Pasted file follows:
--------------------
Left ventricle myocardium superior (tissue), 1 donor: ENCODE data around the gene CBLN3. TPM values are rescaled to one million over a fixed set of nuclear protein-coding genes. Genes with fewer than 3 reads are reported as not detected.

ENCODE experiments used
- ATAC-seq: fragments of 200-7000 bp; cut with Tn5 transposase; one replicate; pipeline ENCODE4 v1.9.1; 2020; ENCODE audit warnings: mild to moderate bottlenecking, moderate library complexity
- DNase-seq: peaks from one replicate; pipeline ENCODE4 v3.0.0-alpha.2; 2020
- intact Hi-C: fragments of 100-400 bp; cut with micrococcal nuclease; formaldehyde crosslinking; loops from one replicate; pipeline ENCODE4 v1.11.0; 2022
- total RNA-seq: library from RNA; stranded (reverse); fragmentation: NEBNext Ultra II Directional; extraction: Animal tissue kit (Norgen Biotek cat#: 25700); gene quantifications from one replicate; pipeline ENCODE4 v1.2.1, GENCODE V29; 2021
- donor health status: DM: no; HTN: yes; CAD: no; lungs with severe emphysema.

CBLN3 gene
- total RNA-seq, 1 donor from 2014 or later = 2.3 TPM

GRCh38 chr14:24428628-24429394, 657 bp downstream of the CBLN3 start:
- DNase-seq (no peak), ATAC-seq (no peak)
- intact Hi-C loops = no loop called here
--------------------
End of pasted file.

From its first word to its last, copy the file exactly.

Left ventricle myocardium superior (tissue), 1 donor: ENCODE data around the gene CBLN3. TPM values are rescaled to one million over a fixed set of nuclear protein-coding genes. Genes with fewer than 3 reads are reported as not detected.

ENCODE experiments used
- ATAC-seq: fragments of 200-7000 bp; cut with Tn5 transposase; one replicate; pipeline ENCODE4 v1.9.1; 2020; ENCODE audit warnings: mild to moderate bottlenecking, moderate library complexity
- DNase-seq: peaks from one replicate; pipeline ENCODE4 v3.0.0-alpha.2; 2020
- intact Hi-C: fragments of 100-400 bp; cut with micrococcal nuclease; formaldehyde crosslinking; loops from one replicate; pipeline ENCODE4 v1.11.0; 2022
- total RNA-seq: library from RNA; stranded (reverse); fragmentation: NEBNext Ultra II Directional; extraction: Animal tissue kit (Norgen Biotek cat#: 25700); gene quantifications from one replicate; pipeline ENCODE4 v1.2.1, GENCODE V29; 2021
- donor health status: DM: no; HTN: yes; CAD: no; lungs with severe emphysema.

CBLN3 gene
- total RNA-seq, 1 donor from 2014 or later = 2.3 TPM

GRCh38 chr14:24428628-24429394, 657 bp downstream of the CBLN3 start:
- DNase-seq (no peak), ATAC-seq (no peak)
- intact Hi-C loops = no loop called here